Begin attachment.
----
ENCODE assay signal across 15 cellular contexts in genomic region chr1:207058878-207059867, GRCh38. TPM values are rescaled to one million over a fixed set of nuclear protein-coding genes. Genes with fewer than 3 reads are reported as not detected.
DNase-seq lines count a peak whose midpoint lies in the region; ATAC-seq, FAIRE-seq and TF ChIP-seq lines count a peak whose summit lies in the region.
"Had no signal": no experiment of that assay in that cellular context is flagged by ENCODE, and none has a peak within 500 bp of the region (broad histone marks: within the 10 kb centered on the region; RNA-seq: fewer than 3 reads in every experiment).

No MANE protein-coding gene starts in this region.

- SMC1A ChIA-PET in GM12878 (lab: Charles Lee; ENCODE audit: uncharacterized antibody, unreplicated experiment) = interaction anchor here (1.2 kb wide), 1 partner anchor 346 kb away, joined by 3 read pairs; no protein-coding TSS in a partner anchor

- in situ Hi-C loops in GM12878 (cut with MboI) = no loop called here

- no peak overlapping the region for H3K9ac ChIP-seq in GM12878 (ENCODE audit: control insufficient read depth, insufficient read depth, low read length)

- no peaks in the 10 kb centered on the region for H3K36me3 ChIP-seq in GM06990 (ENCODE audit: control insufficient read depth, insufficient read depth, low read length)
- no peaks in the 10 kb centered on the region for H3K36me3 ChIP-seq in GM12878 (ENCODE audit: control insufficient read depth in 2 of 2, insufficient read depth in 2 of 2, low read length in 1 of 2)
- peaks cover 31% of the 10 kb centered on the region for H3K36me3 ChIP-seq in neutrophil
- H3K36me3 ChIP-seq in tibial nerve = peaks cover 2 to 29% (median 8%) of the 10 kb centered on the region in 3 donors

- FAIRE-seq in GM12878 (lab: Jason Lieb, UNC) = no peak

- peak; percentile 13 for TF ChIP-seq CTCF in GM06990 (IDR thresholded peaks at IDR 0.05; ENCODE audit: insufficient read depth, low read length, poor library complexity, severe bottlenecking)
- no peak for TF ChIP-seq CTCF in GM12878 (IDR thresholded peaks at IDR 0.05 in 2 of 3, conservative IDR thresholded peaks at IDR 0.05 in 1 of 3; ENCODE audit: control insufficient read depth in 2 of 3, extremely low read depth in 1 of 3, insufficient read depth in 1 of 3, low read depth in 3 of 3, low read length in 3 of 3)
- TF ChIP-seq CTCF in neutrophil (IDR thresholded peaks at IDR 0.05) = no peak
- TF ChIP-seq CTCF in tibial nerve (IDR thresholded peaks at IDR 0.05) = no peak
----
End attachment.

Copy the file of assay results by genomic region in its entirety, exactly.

ENCODE assay signal across 15 cellular contexts in genomic region chr1:207058878-207059867, GRCh38. TPM values are rescaled to one million over a fixed set of nuclear protein-coding genes. Genes with fewer than 3 reads are reported as not detected.
DNase-seq lines count a peak whose midpoint lies in the region; ATAC-seq, FAIRE-seq and TF ChIP-seq lines count a peak whose summit lies in the region.
"Had no signal": no experiment of that assay in that cellular context is flagged by ENCODE, and none has a peak within 500 bp of the region (broad histone marks: within the 10 kb centered on the region; RNA-seq: fewer than 3 reads in every experiment).

No MANE protein-coding gene starts in this region.

- SMC1A ChIA-PET in GM12878 (lab: Charles Lee; ENCODE audit: uncharacterized antibody, unreplicated experiment) = interaction anchor here (1.2 kb wide), 1 partner anchor 346 kb away, joined by 3 read pairs; no protein-coding TSS in a partner anchor

- in situ Hi-C loops in GM12878 (cut with MboI) = no loop called here

- no peak overlapping the region for H3K9ac ChIP-seq in GM12878 (ENCODE audit: control insufficient read depth, insufficient read depth, low read length)

- no peaks in the 10 kb centered on the region for H3K36me3 ChIP-seq in GM06990 (ENCODE audit: control insufficient read depth, insufficient read depth, low read length)
- no peaks in the 10 kb centered on the region for H3K36me3 ChIP-seq in GM12878 (ENCODE audit: control insufficient read depth in 2 of 2, insufficient read depth in 2 of 2, low read length in 1 of 2)
- peaks cover 31% of the 10 kb centered on the region for H3K36me3 ChIP-seq in neutrophil
- H3K36me3 ChIP-seq in tibial nerve = peaks cover 2 to 29% (median 8%) of the 10 kb centered on the region in 3 donors

- FAIRE-seq in GM12878 (lab: Jason Lieb, UNC) = no peak

- peak; percentile 13 for TF ChIP-seq CTCF in GM06990 (IDR thresholded peaks at IDR 0.05; ENCODE audit: insufficient read depth, low read length, poor library complexity, severe bottlenecking)
- no peak for TF ChIP-seq CTCF in GM12878 (IDR thresholded peaks at IDR 0.05 in 2 of 3, conservative IDR thresholded peaks at IDR 0.05 in 1 of 3; ENCODE audit: control insufficient read depth in 2 of 3, extremely low read depth in 1 of 3, insufficient read depth in 1 of 3, low read depth in 3 of 3, low read length in 3 of 3)
- TF ChIP-seq CTCF in neutrophil (IDR thresholded peaks at IDR 0.05) = no peak
- TF ChIP-seq CTCF in tibial nerve (IDR thresholded peaks at IDR 0.05) = no peak